Journatic memo to staff: ‘DO NOT LIE ABOUT YOUR NAME’

In a memo sent to Journatic staff Saturday morning, Amanda Smith-Teutsch, the outsourcing company’s community news manager, addressed the fallout from the Chicago Tribune’s discovery that writer Luke Campbell had plagiarized a story. The Tribune, a Journatic investor, announced Friday night that it would suspend work with the company for its TribLocal content.

From: Amanda Smith-Teutsch
Date: Sat, Jul 14, 2012 at 10:09 AM
Subject: This weekend’s news – Please read

Good morning everyone. Many of you have contacted me individually, and I want you to hear the news from the source and not second hand.

I am sure by now you have all seen this news. If you haven’t, please take a moment to read.
http://articles.chicagotribune.com/2012-07-13/business/ct-chicago-tribune-suspends-use-of-journatic-07132012_1_weekly-print-editions-town-websites-editorial-ethics-policy

In an isolated incident, a writer committed plagiarism. We examined all of that writer’s work and found no other incidents that would lead us to suspect plagiarism; we are checking over other work as well.

This is what it means for us:
1. Yes, we all still have jobs.
2. We will no longer be producing content for TribLocal, until further notice. Will it resume? I don’t know. Do I know what happens next? No.
But you will notice that the statement says suspended, not cancelled.
3. We have other clients and other markets. Starting Monday, I want each of you to strive to meet those goals. Continue to work in those other markets.
4. If you are contacted by a member of the media for comment, and feel you have something to say, remember that our policy is that you first notify your supervisor and have approval to speak.

I also want to make sure that everyone on my team is operating in an ethical manner.
We here at Journatic:
- Do not lie about who we work for and where we are working from. We say, I am a freelancer for (PUBLICATION NAME) and Journatic News Service. If the person asks where you live/work, DO NOT LIE.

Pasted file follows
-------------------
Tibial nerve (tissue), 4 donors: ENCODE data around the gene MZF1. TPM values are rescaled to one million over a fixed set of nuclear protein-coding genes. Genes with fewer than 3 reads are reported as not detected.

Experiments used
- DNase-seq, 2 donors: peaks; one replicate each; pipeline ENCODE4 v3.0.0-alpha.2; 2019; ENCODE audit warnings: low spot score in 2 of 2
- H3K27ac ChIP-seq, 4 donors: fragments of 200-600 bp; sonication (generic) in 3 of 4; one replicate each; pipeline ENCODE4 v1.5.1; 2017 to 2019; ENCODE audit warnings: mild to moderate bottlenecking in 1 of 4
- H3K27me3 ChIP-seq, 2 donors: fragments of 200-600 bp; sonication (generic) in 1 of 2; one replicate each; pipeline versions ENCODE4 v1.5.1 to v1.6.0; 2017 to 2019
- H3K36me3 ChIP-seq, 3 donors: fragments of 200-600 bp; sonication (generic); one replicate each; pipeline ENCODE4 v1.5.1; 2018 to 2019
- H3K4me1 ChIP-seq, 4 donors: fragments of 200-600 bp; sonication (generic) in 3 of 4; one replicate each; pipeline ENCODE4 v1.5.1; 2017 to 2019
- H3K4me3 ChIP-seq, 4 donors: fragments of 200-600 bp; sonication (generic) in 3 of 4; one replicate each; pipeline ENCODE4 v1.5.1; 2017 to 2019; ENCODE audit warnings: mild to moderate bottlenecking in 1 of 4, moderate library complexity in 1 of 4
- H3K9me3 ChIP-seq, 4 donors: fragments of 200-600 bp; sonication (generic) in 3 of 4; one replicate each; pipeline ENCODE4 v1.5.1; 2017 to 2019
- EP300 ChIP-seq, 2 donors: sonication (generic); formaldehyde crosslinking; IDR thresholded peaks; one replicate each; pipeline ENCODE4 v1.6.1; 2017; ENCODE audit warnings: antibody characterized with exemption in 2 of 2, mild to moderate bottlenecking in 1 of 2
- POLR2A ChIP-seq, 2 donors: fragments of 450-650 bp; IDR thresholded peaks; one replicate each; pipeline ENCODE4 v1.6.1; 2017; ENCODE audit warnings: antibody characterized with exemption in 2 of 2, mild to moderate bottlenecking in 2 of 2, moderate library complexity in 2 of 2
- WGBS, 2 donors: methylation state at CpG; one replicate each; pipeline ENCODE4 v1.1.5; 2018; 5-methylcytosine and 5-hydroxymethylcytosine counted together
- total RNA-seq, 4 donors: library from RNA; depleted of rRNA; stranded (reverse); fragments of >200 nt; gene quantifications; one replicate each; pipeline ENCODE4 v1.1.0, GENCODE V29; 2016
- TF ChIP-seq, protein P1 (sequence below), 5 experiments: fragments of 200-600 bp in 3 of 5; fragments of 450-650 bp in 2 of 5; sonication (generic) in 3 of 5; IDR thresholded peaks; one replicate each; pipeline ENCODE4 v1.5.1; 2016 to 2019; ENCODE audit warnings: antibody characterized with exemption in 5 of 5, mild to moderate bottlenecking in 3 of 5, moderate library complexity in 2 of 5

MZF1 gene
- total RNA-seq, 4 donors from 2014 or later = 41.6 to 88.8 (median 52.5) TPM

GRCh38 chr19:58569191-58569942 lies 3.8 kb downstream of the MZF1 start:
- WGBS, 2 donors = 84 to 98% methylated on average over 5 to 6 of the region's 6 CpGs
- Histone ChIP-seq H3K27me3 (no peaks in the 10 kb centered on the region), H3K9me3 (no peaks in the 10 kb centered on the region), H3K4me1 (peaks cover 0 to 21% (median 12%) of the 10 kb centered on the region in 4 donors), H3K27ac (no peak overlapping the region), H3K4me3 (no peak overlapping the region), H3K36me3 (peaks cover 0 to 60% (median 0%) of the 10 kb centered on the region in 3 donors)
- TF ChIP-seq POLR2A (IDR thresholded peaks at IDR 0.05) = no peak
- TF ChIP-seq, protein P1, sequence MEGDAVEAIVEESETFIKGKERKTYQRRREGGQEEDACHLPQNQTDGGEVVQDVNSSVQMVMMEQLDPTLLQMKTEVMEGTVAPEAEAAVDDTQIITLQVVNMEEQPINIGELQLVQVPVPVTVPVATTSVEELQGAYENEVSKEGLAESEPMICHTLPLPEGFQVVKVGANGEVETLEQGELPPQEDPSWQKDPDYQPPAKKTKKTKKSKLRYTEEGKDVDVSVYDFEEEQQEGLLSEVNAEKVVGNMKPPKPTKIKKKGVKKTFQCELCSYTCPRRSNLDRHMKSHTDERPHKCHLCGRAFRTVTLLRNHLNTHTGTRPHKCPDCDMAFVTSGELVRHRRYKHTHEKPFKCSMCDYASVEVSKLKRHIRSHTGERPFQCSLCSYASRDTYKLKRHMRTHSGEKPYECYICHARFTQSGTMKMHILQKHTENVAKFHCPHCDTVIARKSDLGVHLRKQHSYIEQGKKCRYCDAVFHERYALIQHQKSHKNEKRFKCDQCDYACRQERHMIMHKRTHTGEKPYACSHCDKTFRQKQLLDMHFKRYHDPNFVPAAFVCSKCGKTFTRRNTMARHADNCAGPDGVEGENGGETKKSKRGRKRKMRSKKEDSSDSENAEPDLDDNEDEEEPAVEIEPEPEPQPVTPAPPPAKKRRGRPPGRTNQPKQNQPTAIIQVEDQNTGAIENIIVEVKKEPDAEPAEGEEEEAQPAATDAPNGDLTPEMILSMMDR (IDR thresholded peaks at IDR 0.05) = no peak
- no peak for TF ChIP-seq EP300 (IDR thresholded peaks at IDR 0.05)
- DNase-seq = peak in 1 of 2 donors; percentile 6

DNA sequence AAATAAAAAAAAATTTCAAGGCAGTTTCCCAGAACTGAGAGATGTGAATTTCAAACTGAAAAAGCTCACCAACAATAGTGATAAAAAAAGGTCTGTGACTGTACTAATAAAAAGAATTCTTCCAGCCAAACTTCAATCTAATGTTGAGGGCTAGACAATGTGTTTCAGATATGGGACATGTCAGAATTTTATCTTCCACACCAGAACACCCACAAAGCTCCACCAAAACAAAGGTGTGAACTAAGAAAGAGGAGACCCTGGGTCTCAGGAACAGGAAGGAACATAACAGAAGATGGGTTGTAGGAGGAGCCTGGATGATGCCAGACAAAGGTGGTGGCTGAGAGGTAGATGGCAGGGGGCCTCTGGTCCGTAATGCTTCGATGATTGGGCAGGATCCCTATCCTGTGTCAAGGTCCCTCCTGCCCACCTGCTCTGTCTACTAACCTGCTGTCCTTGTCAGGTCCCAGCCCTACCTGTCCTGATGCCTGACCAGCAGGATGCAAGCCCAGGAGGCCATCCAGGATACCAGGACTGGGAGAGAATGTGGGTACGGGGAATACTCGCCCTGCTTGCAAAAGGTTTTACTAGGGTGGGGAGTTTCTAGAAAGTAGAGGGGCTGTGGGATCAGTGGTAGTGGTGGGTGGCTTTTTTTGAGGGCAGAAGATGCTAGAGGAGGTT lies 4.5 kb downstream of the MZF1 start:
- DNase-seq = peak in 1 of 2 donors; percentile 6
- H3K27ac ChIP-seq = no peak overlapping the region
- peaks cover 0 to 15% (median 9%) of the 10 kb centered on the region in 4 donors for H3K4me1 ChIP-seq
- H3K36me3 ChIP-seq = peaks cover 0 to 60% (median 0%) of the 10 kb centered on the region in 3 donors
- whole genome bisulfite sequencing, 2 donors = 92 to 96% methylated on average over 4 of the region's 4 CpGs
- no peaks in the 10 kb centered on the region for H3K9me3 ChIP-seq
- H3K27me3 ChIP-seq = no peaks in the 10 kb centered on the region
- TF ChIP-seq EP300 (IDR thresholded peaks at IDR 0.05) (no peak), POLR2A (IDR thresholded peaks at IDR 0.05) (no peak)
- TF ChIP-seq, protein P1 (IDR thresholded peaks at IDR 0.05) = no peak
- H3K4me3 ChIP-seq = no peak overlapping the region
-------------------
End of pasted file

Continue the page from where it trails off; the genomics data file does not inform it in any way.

- Do not take information from other media sources and claim it as our own. This goes for ALL SOURCES and ALL LEADS. BE 100% CLEAR WHERE YOU GOT THE INFORMATION FOR THE STORY FROM.
- DO NOT LIE ABOUT YOUR NAME. If any of you are working under an assumed/pen name, now is the time to tell me.

I know that from the stories, it makes it seem as if we here at
Journatic are a team of plagiarizing, name-changing slimeballs who care nothing for journalistic integrity, but I know that that is not the case, and you all know it is not the case. I value the hard work and effort that each and everyone put forth every day.

As always, if you have any questions, do not hesitate to email, call or skype.

Amanda Smith-Teutsch
Journatic

Journatic has been subject to intense scrutiny since “This American Life” aired an episode two weeks ago that revealed the company used fake bylines. Since then, GateHouse and the Chicago Sun-Times have made public their decisions to stop working with the company. || Related: How Chicago Tribune discovered Journatic plagiarism, why editorial head resigned Saturday | Journatic claims it was about to fire editorial head who resigned Saturday | Tribune newsroom takes over TribLocal work done by Journatic | Journatic published hundreds of stories under fake bylines on Houston Chronicle websites

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  • Lea Roderick

    He wasn’t creating inaccurate, poorly written material & lying about his whereabouts when he interviewed sources…and then lying about his lying (Timpone tried to block the American Life story & discredit Ryan Smith in every possible way even though it was 100% true).  Really, there is no comparison to a fiction author using a “pen name” here at all.

  • Anonymous

    Why would someone have to tell workers “DO NOT LIE ABOUT YOUR NAME” unless they were told it wasn’t a problem in the past?

  • Anonymous

    I heard that Mark Twain’s real name is Sam Clemens.  Sounds as if someone’s got a lot of retractin’ to do.